Tacoma-area residents this month will see a blank space in the voters pamphlet where a statement arguing against a $500 million school bond should appear.
Two statements were written in opposition to the Feb. 12 ballot measure, but neither will appear.
Blame it on a combination of missed deadlines, strange bedfellows and a system that often struggles to recruit tax critics to write ballot statements.
Pierce County Auditor Julie Anderson calls it “an exercise in civics that didn’t go very well.”
One ballot statement against Proposition 1 was written by Robert Hill, a controversial local figure who sometimes goes by the name “The Traveler” and is an inmate at the Pierce County Jail. He missed the auditor’s Monday evening deadline by 12 minutes.
The other statement was written by Ken Miller, a longtime resident who bowed out Monday morning, saying it was too difficult to collaborate with Hill. Anderson had appointed the two men in recent days to produce a statement opposing the bond.
“I exerted — and exceeded — what I consider a reasonable effort to craft an effective statement,” Miller told The News Tribune. “I believe Mr. Hill is genuinely trying to be a good citizen, at least in this case. Unfortunately, I lack the skills or time to work with him.”
The voters pamphlet for next month’s special election will contain a “for” statement supporting passage of the Tacoma bond, which would fund more than a dozen new or remodeled schools. It also will include statements both for and against the Puyallup School District’s $279.6 million bond.
But finding people ready, willing and organized enough to take an official stand against the Tacoma bond turned out to be such a formidable task, no ballot statement representing the opposition view will appear in the pamphlet.
On Dec. 20, the Tacoma School Board held a special meeting to form a committee to write the “for” and “against” statements. The board produced the names of three people who requested to write the “for” statement, but it did not identify anyone to write the “against” statement. No opponents stepped forward, school district spokesman Dan Voelpel said.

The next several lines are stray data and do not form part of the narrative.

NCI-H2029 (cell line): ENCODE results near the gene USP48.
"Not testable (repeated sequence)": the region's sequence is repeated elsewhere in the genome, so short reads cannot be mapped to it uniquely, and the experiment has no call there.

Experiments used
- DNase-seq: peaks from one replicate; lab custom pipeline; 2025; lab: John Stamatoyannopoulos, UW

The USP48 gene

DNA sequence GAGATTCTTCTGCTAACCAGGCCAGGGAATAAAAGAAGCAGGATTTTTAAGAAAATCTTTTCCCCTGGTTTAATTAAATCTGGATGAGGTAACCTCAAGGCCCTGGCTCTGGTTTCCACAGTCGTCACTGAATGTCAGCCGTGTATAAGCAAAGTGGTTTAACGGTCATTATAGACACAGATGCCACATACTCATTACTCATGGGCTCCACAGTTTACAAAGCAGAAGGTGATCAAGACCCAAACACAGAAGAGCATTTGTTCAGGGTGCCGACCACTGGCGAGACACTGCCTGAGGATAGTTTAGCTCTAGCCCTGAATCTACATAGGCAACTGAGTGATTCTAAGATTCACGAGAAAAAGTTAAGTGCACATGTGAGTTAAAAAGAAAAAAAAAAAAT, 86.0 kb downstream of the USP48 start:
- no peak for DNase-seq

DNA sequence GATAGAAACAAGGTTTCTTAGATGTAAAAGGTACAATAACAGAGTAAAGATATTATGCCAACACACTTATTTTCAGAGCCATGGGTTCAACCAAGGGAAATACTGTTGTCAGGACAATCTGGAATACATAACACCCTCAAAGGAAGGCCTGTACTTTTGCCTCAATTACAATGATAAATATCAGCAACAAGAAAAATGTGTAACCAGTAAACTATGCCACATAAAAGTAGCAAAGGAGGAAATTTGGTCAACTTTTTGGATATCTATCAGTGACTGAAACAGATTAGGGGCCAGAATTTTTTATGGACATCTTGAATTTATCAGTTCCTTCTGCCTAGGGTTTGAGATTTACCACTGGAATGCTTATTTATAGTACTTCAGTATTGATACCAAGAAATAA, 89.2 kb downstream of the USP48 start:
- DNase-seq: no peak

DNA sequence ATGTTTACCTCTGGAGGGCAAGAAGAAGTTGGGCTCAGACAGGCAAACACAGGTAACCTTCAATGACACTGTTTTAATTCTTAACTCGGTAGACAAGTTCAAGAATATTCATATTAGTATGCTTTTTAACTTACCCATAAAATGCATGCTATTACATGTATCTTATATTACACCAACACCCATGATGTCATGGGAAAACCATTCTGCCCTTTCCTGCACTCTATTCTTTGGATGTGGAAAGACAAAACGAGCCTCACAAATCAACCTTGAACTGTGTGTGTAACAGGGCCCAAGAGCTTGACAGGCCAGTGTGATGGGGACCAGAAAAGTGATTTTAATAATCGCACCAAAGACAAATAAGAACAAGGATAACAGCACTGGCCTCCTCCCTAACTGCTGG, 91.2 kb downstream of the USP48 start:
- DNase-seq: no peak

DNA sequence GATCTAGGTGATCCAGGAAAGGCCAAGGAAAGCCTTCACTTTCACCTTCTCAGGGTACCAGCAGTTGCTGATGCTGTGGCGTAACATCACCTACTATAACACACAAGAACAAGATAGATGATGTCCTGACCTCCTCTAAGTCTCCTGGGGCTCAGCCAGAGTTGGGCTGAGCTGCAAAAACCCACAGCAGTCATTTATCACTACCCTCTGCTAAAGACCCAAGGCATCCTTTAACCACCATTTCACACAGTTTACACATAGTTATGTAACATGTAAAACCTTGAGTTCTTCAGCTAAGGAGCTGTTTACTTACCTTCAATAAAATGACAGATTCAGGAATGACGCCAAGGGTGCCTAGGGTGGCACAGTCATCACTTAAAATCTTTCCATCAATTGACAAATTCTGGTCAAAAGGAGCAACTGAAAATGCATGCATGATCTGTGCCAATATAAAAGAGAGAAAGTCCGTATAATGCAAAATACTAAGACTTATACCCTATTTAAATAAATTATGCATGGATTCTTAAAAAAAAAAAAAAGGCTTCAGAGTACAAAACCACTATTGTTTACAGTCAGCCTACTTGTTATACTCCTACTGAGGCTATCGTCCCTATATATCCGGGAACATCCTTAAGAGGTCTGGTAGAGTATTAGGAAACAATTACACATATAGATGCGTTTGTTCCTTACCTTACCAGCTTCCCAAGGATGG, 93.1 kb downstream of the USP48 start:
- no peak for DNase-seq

That left the task in Anderson’s hands. State law requires the county auditor to make an effort to appoint as many as three people to form an “against” committee when local jurisdictions don’t.
“I am Plan B,” Anderson said Monday. “I am the fallback position.”
She said she would have preferred the school board follow the manual she distributed and choose members of an “against” committee. When it was left to her, she said she had no choice but to appoint all comers on a “first come, first served” basis.
Hill and Miller were the only candidates who volunteered. Hill was appointed first.
Miller told The News Tribune he and Hill weren’t able to agree on a unified position.
From the start, Miller had reservations about teaming with Hill, who is due to get out of jail in April for a sentence he received for causing a scene at a local bar. Hill also spent time locked up after being convicted of intimidating a judge.
Among Hill’s other offenses over the years was an arrest at a City Council meeting in 2009 for violating a restraining order secured by Anderson, a councilwoman at the time.
Hill previously was named to write the “against” statement in advance of last fall’s Pierce Transit tax measure, but he withdrew after the transit board decided to reconsider his appointment.
“I’m not convinced that (Hill) makes the most effective advocate (for rejecting the school bond), given that he has even more public baggage than I do,” Miller said Monday.
The logistics of a jail sentence also complicated their ability to work together. Hill has no Internet access, could only communicate in 20-minute blocks on the telephone, and had no easy way to exchange written materials with his fellow appointee, Miller said.
Early this week, Miller resigned his appointment, and Hill became a committee of one.
“It’s not anybody’s fault, particularly,” Miller reflected. “I’m not aggrieved. (Hill) is trying to exercise his rights and responsibilities as a citizen with unusual constraints of his own making.”
In the end, Miller wrote an “against” statement that he never submitted. It contends that new construction does not lead to better education and urges the school district to make better use of the buildings it has.
Hill’s statement accuses the district of spending too much to put Proposition 1 on the ballot and urges voters to verify the need for the bond by visiting at least one of the 14 campuses where work would be done.
The “pro” statement — co-written by Willie Stewart, Dan Barkley and Kathleen Merryman — says the measure would enhance the safety, security and health of students at a time of record-low financing and construction costs.
“Every Tacoma child deserves an excellent education, the opportunity to achieve his or her full potential, and the best possible environment for learning and teaching,” it says.
Ballots for the special election will be mailed to voters no later than Jan. 25.
Matt Misterek: 253-597-8472